8 Apr 2014, 03:48 PM Reply Like
  • emiller992000
    , contributor
    Comments (226) | Send Message
    Some of you guys go overboard with your hatred for FB. It's funny...you think just because you don't come right out and say that you are either: short the stock, were burned with the IPO, or that you just flat-out envy Zuck for being young, rich, and powerful, that readers don't pickup on your disdain for FB...


    How could this be looked at as anything other than a positive for FB? I mean...who wouldn't be willing to pay a buck for something they've become accustomed to using that saves them money in the long run. I view your comment as the same sort of displaced hate you read from some of the original backers of the Oculus Rift...that I personally just don't get. I mean if your goal was to "kickstart" the Oculus Rift into something more mainstream...why then would FBs backing be a game changer?


    Again, I just don't get the outright hate and disdain for Zuck and FB. Even in the case where you're short the stock. One would have to know commenting on SA isn't going to sway the stock price in one direction or another. So what's the point of bashing FB at every turn?
    8 Apr 2014, 06:27 PM Reply Like
  • Revox_2001@yahoo.com
    , contributor
    Comments (10) | Send Message
    Good post EMILLER. I do believe you're right. Some folks just hate FB for whatever reason. (maybe they are short the stock, who knows?)
    People can always vote with their wallet if they don't agree with the moves that are being made.
    For the ones that negative with the decisions MB an FB are making, maybe when you start from scratch and create a company with the size of FB ( over $100 billion) you can let us all know and I swear I will take your opinion more seriously. For the being as a shareholder I'm glad with decisions that are being made and I say carry on, Mark.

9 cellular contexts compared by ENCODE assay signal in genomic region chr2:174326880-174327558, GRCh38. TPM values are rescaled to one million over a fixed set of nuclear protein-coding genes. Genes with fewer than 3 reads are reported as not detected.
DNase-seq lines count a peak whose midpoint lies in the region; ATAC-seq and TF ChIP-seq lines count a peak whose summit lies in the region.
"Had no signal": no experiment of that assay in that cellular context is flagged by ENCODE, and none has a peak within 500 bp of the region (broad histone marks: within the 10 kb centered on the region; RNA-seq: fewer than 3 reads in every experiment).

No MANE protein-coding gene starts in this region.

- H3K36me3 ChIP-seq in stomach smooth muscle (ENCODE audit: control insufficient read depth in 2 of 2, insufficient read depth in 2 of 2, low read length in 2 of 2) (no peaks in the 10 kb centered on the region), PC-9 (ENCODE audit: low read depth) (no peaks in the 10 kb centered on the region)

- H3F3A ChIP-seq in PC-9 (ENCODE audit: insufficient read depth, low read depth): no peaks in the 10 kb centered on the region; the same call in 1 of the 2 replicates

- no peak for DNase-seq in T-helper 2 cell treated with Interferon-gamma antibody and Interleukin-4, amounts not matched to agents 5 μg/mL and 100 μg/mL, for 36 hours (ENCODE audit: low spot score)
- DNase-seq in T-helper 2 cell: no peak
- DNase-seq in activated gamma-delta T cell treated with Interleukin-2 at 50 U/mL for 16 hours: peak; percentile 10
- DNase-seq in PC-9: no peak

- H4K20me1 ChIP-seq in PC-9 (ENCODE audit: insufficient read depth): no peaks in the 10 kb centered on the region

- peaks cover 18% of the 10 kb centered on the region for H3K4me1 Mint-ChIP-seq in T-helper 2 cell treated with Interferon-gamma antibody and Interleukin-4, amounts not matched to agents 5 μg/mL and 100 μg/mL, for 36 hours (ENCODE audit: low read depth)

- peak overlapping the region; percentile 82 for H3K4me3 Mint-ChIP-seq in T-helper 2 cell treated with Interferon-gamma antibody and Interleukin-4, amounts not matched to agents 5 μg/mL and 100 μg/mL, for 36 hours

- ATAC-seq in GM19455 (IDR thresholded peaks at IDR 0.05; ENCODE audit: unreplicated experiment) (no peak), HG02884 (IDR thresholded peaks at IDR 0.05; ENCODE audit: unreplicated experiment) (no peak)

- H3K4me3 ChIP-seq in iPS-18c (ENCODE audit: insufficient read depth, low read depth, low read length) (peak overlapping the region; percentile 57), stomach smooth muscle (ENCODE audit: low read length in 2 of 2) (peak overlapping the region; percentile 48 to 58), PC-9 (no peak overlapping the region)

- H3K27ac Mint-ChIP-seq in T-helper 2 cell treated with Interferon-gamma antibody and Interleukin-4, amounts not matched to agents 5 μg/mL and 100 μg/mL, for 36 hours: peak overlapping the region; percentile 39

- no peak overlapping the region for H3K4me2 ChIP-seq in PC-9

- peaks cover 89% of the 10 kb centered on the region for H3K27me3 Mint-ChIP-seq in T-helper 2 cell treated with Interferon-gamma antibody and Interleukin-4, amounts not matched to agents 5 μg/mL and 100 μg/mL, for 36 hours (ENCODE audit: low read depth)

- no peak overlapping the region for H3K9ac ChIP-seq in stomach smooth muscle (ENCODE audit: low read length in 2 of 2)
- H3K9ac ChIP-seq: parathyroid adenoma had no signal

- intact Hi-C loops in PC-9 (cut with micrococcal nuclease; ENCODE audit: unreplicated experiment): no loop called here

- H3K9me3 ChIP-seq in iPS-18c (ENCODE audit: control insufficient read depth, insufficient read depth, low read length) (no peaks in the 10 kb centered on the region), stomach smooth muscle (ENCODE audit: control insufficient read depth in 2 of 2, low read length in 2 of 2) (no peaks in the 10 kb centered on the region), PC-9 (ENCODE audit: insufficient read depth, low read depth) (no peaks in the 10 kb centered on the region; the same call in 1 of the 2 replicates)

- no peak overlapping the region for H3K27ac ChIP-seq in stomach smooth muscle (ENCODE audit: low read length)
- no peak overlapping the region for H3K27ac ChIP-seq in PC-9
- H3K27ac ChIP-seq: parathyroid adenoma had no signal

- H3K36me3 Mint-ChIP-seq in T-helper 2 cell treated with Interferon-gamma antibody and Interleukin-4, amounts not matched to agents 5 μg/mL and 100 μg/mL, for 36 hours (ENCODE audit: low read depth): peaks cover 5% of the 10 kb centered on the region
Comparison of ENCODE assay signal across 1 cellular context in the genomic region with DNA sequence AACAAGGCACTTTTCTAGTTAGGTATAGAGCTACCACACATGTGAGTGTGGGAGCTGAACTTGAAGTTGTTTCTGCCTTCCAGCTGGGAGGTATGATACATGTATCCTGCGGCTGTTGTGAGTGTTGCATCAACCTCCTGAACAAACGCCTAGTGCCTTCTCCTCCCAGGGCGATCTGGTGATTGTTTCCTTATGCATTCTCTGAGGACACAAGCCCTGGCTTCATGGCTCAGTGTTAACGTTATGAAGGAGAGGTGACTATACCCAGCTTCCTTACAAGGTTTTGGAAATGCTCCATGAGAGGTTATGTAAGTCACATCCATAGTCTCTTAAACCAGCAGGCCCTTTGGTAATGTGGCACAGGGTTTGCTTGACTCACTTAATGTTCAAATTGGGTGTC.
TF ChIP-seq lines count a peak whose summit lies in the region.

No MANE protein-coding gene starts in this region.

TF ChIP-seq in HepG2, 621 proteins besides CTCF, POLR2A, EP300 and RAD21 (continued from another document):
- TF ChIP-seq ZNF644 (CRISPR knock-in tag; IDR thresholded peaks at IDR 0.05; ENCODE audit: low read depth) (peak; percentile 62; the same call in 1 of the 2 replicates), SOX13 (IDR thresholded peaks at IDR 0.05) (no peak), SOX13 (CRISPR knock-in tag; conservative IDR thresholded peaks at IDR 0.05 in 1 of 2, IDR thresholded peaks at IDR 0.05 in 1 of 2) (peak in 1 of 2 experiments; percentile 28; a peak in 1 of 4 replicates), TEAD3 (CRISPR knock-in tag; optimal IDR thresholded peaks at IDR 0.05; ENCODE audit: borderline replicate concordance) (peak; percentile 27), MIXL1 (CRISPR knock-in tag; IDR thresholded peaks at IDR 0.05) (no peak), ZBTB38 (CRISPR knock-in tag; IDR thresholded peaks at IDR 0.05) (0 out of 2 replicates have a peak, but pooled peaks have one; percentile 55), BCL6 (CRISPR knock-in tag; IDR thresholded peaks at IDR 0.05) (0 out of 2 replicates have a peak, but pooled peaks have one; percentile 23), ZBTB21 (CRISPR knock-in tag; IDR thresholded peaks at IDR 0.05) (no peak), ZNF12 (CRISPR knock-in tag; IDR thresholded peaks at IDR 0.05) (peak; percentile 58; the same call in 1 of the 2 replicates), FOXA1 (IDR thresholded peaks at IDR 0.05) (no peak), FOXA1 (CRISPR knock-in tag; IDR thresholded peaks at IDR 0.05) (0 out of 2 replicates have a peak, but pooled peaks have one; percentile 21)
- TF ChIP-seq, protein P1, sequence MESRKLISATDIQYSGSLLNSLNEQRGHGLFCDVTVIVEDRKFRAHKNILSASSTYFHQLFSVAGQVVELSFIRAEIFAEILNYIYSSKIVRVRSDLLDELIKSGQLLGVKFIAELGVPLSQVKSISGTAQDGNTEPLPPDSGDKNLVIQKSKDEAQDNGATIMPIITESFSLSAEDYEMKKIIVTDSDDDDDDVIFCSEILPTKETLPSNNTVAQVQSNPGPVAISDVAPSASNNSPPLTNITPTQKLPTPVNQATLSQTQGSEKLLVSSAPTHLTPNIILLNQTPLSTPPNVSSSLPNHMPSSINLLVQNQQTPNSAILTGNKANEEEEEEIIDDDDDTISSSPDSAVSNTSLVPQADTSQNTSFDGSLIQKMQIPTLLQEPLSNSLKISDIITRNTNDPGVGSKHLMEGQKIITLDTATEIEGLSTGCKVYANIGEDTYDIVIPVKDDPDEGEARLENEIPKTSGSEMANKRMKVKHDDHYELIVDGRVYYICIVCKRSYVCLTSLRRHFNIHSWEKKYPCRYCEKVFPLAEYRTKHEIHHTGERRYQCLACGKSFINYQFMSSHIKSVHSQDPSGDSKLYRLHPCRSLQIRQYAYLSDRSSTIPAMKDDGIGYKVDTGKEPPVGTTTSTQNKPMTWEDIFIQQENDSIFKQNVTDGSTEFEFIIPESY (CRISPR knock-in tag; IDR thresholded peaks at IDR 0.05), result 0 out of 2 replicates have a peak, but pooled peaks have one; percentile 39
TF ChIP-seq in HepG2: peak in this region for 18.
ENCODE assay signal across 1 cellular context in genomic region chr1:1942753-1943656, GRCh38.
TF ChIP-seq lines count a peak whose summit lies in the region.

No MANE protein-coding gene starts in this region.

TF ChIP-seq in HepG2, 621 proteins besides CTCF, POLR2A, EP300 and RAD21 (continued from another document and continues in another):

12 Apr 2014, 04:45 AM Reply Like
    , contributor
    Comments (5166) | Send Message
    Another ka-$hing for FB .
    8 Apr 2014, 05:38 PM Reply Like
  • yisroal
    , contributor
    Comments (11) | Send Message
    I think most of the comments miss the opportunity that is being presented to 'whatsapp'. SMS is still free but when you add all the additional services on a SIM that may be a better deal than the competition you have something. Indians are not dumb. In fact they are outstanding engineers and doctors. They excel in most scientific and high tech areas. So that being said why would one think that 'whatsapp' India failed to do the due diligence before offering the program. I for one will continue to add FB to my portfolio. Thus far I have done very well understanding that Zuckerburg is a very smart fellow.
    8 Apr 2014, 05:42 PM Reply Like
  • James Sands
    , contributor
    Comments (2752) | Send Message
    No network of 500 million or more people is going to stay as a "free" service. If there are this many people who like the service, what is wrong with paying something for it. It's called supply and demand. Facebook's platform seems to do alright, Google, even Seeking Alpha. They all provide great service and in return, get to advertise to us. I like SA, it's great, do I care about the fact that there are advertisements on the site and they make money off of my usage? No, good for them because they provide a great service.


    Anyone feeling entitled to free services/products should think twice about economics in general and/or the costs needed to supply such services/products.


    Businesses don't evolve with a long-term goal of creating free services, how would they continue to grow? If there was no incentive/compensation for entrepreneurs, there wouldn't be as much innovation to begin with, its called capitalism people. Come on!
    8 Apr 2014, 09:20 PM Reply Like